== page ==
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  • The Ag, Western, and Outdoor industry is the greatest industry on earth, but it feels like we are falling behind consumer expectations and service when compared to mainstream companies.
  • The reality of it is that mainstream companies like Amazon are already interacting with the Ag, Western, and Outdoor customer.
  • Most business owners know they need to implement new strategies but they don’t know where to start.
  • A good web strategy isn’t that different from current brick and mortar strategies.
I absolutely love the Ag, Western, and Outdoor industry! It is by far my greatest passion. From the rural lifestyle, getting to spend time outdoors, and relationships where everyone is treated like family – what could be better? But, we have a major problem. The same old-school charm that has made our industry famous, is one of our biggest weaknesses. Failure to update our current marketing and business methods has made some consumer experiences a blast from the past (unfortunately, sometimes in a bad way).

Although new marketing tools and methods are emerging all the time, A lot of the same marketing methods we have been using for years still hold true. The reality of it is that mainstream companies like Amazon are already interacting with the Ag, Western, and Outdoor customer. They are enjoying the new user experience of faster and more convenient and are expecting the same level of convenience and simplicity from all businesses that they interact with.

Most business owners we visit with know they need to try new marketing methods, but don’t know where to start. Let’s face it – digital marketing is intimidating. I mean, it practically comes with its own set of vocabulary. And these are odd words, like “Pay-per-click” and ”search engine advertising” words we don’t commonly use in our rural industry.

Let’s talk Digital Marketing, but we are going to keep it simple, like in a way that makes sense. Don’t worry if you are already a marketing pro, you might find some of the following a fresh perspective on how marketing trends are changing, but at the same time, it’s the same way we have done business for years, just digital! Let’s dive in –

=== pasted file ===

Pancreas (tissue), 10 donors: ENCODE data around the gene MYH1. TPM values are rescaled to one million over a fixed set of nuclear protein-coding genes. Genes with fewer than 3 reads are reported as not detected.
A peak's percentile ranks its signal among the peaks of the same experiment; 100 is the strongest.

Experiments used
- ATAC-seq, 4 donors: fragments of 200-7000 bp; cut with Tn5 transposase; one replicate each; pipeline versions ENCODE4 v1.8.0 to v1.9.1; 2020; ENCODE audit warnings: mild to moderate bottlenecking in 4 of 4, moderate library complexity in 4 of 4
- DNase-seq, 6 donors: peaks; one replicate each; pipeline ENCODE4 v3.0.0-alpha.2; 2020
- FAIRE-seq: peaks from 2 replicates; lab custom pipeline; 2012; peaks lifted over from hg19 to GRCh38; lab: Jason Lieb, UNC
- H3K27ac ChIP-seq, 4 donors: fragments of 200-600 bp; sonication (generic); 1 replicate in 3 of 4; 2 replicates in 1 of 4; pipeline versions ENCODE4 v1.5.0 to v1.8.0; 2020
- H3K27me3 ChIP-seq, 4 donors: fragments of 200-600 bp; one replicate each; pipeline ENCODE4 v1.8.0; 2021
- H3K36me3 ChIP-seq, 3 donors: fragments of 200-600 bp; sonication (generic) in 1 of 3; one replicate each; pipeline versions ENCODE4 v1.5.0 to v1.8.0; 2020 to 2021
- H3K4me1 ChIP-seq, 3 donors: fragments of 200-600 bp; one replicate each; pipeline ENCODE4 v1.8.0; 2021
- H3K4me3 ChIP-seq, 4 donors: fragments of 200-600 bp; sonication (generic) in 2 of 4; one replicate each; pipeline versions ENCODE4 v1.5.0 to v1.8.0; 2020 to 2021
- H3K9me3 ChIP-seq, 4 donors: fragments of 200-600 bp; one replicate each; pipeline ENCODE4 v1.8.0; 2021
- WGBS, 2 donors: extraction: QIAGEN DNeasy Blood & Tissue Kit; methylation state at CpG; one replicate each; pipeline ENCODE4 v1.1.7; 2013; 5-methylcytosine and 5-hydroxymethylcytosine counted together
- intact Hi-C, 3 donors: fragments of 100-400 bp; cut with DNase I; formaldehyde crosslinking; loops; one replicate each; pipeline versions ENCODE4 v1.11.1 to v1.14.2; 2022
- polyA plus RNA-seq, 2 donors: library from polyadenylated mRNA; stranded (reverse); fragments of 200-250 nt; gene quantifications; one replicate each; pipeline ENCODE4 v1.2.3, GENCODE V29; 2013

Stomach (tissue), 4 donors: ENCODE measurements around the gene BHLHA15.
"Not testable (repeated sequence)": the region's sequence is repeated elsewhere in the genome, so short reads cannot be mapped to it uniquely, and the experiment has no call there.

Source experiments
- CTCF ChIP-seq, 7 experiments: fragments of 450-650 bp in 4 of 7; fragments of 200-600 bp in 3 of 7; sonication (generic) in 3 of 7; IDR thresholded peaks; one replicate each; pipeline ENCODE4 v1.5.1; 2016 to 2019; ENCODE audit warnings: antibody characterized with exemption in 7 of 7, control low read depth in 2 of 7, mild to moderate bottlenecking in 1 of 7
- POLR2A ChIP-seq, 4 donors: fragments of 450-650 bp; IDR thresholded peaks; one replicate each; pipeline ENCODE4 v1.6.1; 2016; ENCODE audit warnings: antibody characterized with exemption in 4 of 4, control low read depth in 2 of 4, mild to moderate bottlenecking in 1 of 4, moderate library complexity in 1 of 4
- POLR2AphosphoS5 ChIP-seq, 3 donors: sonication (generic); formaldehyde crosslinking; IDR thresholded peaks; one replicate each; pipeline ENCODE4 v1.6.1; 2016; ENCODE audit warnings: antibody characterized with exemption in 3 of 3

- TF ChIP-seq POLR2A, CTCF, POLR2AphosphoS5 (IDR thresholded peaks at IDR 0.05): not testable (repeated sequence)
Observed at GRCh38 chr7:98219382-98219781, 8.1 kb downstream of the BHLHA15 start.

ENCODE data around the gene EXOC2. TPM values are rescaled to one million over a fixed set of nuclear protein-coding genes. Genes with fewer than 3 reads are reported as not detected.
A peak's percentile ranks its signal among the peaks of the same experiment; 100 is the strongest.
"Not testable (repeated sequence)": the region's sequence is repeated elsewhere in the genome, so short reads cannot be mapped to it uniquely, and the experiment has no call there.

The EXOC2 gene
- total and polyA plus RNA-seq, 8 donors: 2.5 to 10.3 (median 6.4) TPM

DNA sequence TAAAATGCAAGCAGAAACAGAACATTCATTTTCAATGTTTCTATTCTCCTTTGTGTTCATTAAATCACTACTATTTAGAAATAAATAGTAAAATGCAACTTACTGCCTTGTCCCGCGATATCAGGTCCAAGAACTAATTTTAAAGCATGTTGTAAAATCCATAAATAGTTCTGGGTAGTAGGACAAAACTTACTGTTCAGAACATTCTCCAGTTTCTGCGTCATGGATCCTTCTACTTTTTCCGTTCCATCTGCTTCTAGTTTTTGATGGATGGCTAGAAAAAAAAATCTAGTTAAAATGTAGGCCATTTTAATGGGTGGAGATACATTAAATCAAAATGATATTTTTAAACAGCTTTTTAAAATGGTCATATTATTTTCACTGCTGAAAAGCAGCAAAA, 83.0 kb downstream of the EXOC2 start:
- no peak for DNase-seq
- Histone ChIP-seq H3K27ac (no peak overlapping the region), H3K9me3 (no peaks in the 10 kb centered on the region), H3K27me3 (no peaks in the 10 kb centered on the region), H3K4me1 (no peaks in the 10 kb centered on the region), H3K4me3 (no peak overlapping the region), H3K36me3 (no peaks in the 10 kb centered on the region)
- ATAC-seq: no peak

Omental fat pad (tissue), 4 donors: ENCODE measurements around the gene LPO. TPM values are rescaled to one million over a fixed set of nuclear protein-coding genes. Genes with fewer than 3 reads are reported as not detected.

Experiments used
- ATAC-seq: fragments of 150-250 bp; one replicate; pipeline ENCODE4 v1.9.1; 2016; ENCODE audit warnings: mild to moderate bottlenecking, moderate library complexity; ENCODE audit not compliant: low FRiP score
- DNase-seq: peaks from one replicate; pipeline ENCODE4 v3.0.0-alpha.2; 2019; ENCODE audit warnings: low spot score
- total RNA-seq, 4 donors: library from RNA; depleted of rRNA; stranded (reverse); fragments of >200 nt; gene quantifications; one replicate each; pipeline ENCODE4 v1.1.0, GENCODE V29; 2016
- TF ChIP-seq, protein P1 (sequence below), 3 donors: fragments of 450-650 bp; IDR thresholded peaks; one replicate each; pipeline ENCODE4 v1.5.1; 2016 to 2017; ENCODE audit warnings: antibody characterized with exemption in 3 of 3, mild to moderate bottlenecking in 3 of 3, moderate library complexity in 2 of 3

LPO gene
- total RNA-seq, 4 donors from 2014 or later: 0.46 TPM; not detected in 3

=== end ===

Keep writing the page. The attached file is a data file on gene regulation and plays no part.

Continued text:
What makes a good website?

Websites can be so overly complicated. A quick Google search on what makes a good website will show millions of opinions from what platform to build your site on to which design options are the best for your industry. While most of these opinions hold some merit, we are missing the most important variable – the user experience.

Websites aren’t that different from a brick-and-mortar business. Here are a few examples:

  • What is the first thing a customer sees when they walk in through the door of your business? The same can be said for your website. Most customers will make a purchase decision within 7-seconds of walking through your front door. The same is true for clicking on your website link for the first time. We have all been in those businesses that have the stained furniture and the visible dirt on the floor. I’ve got to be honest, the word Trustworthy isn’t the first thing that comes to mind when visiting these businesses. Your website is the same way – It’s so important to have a website that has the look and feel that is trustworthy. Especially if you are expecting the customer to give you money!
  • How is your product merchandised? Are there clear and visible signs that have a consistent layout throughout your store? The same is true for a website. A good web layout is just like merchandising a store. You wouldn’t dump all of your products on a pallet in the middle of your business and expect customers to rummage through it. The same is true for your website. Taxonomy matters. Make your site easy to navigate.